Sunday, August 16, 2009

Brother, Mendoza, AND MORE!

Many updates. I almost abandoned this blog but decided to at least give some highlights, since I think at least two people might occasionally check my blog. As a side note, I`m actually getting back to the states the 19th of August. I decided to come back early because my grandma broke her ankle and moved in with us while I was gone. This was too much excitement for me to miss so I decided to come back while she was still recooperating at our house. So if you`re anywhere nearby Orange County, let me know!

Alex (my little brother) ended up coming to visit! There was a significant period where I thought it wouldn´t happen--Shai and Jonathan both left the country thinking I`d be roughing it on my lonesome out here--but last Friday my parents told me Alex was going to come to Buenos Aires the following Monday, so I left Cordoba and took a 10-ish hour night bus (semi-cama, or half bed, which is like economy class on an airplane) to meet him in the big city. Stayed at a great hostel there called Pax.

After spending three days in BA, we took a 13-hour bus to Mendoza, a region that produces a significant amount of Argentina´s Malbec (a type of red) wines. We rode in style, on their first class cama (full bed) bus. Meals came with free wine and champagne, and they sponsored a game of bingo that had a bottle of champagne as the grand prize. (We didn´t win.) I hadn´t had a bus company offer bingo since taking Cruz del Sur in Peru, and I loved Cruz del Sur, so it was a nice moment.

We`ve enjoyed Mendoza. It´s a cute town with a happening downtown area, although the majority of people come here to spend time outside the city at the surrounding wineries. In Maipú (pronounced my-poo. i still find this a little funny.), around 10 wineries exist along a 12 km stretch of road so most people tour the region by bike. Two days ago we rented bikes and stopped by about 5 wineries, which was actually kind of fun despite the fact that neither Alex nor I like wine. By about 5pm though, a hot dry wind picked up. We were taking a tour of the oldest winery open for tourism when our guide found out the tourist police were coming to pick us up and take us back to our bike rental office since it was too dangerous to bicycle back.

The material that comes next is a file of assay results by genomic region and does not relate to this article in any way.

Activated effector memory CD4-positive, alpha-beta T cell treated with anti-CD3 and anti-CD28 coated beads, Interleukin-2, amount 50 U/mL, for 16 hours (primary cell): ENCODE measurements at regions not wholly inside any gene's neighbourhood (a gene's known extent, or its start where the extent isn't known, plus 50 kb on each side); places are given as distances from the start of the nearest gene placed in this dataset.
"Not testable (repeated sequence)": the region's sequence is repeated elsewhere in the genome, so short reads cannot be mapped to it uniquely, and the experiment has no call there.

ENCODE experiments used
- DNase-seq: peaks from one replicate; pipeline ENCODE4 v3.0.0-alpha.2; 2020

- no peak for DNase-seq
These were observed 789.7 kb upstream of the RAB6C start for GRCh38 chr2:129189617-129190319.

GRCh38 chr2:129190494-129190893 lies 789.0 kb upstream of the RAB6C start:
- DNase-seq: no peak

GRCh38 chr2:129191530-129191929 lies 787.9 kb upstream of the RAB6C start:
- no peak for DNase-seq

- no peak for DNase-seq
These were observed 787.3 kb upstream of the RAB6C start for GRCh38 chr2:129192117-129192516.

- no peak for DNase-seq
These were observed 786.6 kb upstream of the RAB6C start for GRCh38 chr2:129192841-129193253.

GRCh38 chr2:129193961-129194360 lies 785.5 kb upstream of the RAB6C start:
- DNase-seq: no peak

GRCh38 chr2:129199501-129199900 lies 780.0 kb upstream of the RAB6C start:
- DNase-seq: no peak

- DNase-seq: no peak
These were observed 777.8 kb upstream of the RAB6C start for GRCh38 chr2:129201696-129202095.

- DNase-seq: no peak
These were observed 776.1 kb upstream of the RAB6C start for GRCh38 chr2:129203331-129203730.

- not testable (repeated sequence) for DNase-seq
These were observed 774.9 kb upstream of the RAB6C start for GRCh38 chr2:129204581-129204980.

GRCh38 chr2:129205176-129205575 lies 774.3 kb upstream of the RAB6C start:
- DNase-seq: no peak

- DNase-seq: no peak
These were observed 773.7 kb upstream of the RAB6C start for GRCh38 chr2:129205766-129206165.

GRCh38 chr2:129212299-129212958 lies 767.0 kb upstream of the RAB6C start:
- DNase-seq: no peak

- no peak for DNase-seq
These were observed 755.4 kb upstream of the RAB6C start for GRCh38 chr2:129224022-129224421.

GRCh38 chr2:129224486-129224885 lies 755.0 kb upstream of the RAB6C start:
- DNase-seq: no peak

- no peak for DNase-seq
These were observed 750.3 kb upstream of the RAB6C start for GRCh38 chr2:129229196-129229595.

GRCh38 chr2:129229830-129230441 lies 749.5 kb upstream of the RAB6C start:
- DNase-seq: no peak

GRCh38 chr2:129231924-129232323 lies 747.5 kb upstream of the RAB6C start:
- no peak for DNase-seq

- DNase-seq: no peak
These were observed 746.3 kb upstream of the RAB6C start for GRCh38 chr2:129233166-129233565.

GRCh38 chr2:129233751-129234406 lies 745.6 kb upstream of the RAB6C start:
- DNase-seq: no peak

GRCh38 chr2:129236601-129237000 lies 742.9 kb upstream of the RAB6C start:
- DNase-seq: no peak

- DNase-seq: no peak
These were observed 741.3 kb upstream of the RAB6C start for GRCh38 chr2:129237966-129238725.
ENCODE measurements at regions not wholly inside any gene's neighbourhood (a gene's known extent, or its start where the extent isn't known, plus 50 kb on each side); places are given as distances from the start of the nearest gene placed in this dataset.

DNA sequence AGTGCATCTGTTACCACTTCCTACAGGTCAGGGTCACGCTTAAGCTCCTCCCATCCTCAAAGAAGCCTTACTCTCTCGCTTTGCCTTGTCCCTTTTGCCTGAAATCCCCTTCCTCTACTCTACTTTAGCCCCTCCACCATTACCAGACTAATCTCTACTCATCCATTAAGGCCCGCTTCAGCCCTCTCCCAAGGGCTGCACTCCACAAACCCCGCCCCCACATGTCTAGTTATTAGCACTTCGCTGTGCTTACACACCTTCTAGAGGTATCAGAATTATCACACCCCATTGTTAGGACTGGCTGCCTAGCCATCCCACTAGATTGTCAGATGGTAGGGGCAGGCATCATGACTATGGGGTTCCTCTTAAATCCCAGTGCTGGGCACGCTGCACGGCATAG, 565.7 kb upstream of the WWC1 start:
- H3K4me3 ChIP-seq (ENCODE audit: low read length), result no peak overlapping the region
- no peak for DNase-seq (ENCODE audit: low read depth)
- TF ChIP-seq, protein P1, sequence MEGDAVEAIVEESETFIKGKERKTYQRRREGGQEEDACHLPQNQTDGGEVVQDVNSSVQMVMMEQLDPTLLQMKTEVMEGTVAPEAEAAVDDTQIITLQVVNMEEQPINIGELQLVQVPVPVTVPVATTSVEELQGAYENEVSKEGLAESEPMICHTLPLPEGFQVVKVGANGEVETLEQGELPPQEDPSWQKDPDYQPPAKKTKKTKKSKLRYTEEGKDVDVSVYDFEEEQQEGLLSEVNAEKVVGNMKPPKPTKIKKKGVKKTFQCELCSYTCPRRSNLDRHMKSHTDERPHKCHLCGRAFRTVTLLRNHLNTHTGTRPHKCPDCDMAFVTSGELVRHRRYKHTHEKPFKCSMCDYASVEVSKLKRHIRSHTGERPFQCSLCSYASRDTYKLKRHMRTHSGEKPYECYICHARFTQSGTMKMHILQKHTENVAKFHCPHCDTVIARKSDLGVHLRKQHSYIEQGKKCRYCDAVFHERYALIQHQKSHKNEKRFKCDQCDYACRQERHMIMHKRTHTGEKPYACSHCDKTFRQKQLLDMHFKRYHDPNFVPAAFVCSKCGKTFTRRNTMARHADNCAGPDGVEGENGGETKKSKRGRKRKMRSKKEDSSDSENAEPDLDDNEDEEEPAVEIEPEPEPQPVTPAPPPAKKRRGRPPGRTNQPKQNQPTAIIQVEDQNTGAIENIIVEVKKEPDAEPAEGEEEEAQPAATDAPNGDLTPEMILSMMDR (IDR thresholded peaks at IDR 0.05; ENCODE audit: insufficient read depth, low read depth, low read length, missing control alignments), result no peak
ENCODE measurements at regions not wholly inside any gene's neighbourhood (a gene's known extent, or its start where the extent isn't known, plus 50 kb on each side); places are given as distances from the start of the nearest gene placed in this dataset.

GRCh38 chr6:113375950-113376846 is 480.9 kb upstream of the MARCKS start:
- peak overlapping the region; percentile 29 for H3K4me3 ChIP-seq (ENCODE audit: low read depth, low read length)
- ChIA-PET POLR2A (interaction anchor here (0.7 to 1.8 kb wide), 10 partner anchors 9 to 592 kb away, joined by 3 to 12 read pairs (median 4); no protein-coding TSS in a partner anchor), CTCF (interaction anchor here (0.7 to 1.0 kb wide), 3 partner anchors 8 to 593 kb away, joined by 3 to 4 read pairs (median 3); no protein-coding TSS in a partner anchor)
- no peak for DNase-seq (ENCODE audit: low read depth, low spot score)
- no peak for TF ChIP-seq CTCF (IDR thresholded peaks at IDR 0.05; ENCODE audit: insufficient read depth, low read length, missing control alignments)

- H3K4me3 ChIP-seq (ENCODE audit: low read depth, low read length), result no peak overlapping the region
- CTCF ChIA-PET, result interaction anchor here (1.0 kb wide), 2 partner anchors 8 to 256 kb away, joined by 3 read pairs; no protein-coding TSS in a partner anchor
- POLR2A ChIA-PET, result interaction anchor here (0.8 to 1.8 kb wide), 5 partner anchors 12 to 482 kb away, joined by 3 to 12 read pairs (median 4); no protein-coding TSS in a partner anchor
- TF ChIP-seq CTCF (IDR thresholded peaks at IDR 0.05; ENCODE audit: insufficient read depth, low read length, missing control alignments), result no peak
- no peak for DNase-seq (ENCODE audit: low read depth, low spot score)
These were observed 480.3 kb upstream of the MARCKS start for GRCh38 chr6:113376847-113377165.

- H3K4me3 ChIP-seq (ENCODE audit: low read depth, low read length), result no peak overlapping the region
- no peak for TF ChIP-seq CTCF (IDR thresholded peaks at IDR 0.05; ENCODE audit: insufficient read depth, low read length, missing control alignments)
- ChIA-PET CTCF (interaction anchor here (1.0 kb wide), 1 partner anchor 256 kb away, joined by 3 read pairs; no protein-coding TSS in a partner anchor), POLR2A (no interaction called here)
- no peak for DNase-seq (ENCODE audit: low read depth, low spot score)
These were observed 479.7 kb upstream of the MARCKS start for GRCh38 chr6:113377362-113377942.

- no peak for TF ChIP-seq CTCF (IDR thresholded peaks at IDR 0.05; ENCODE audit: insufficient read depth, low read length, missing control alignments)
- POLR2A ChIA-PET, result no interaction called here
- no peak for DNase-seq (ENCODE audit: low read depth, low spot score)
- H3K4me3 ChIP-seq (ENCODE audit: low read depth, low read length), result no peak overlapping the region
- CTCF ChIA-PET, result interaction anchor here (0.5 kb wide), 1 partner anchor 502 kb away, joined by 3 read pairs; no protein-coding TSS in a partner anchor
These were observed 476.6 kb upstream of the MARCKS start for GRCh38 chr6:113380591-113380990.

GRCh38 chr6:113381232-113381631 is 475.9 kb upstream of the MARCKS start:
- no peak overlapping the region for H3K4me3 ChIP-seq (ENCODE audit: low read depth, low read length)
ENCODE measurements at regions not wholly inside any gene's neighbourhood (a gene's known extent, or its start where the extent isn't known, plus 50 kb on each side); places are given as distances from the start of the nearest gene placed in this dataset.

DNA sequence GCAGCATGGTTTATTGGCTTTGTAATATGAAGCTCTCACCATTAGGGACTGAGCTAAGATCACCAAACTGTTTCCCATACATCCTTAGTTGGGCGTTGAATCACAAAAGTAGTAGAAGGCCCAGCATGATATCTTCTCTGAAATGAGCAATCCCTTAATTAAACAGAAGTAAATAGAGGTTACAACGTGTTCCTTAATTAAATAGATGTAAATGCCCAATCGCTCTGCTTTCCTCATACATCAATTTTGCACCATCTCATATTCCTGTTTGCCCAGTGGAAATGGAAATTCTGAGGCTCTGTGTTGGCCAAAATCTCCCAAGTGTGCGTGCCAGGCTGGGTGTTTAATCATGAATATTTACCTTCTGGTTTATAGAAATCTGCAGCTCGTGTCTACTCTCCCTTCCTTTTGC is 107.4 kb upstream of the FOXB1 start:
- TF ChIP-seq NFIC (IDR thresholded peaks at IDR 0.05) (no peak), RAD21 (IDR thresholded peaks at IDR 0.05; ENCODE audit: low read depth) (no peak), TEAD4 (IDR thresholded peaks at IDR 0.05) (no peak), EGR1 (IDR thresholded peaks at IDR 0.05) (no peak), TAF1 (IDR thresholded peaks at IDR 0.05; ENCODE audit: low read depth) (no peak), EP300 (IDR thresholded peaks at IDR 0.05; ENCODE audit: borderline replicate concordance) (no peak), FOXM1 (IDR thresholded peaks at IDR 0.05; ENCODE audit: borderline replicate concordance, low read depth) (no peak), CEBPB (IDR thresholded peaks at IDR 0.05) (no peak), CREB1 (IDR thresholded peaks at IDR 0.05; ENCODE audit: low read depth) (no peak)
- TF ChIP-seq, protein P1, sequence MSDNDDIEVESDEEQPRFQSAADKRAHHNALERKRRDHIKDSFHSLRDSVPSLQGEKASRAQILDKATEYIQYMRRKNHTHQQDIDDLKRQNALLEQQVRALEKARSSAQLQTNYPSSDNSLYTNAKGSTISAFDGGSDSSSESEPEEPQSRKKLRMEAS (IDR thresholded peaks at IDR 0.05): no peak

These winds apparently only happen once or twice a year, but they cause so many problems that they caused the bus pass between Chile and Argentina to close. Alex and I are now stuck in Mendoza as a result. We were going to take a 10 hour bus ride on Saturday that went through the Andes to reach Santiago, our departure city for the States, but the road shut down and nobody knows when it will reopen. Luckily, we changed our flight so we now fly out of Mendoza instead of Santiago; it´s just too bad neither of us appreciate wine or else we could spend the next three days visiting more wineries.

That´s what´s going on right now. Before my brother and I met up, I traveled to Bariloche, a skiing town that doubles as a mountain mecca for ice cream and chocolate makers. After just two days, I had to get the heck out of there. I headed to Cordoba and spent about three days there. It was a nice enough city, although I had the best time when I left with another Californian on a daytrip to a desert ravine. It was gorgeous. Unfortunately, I lost my camera so there aren´t any pictures for it, though.

I come home in a few days, ending my 3 month Latin America adventure. I`m excited to see what will happen next. Thanks for reading my blog!

Monday, July 27, 2009

Iguazú, Buenos Aires

The Iguazú Fallswere absolutely amazing. They´re a series of waterfalls located on the border of Brazil and Argentina that are larger than Niagara Falls. The park itself is also set up like Disneyland, which I actually really appreciated considering the poorly developed parks that we´ve been used to seeing. (By comparing it to Disneyland, I mean that the reserve put a lot of thought into the development and structure of the pathways and the organization of the site. All the paths were paved, with signs and park employees everywhere.) We got pretty wet trying to look at some falls called Devil´s Mouth. There was so much spray from the falls that the view couldn´t be captured in a photo, or at least a photo taken by me.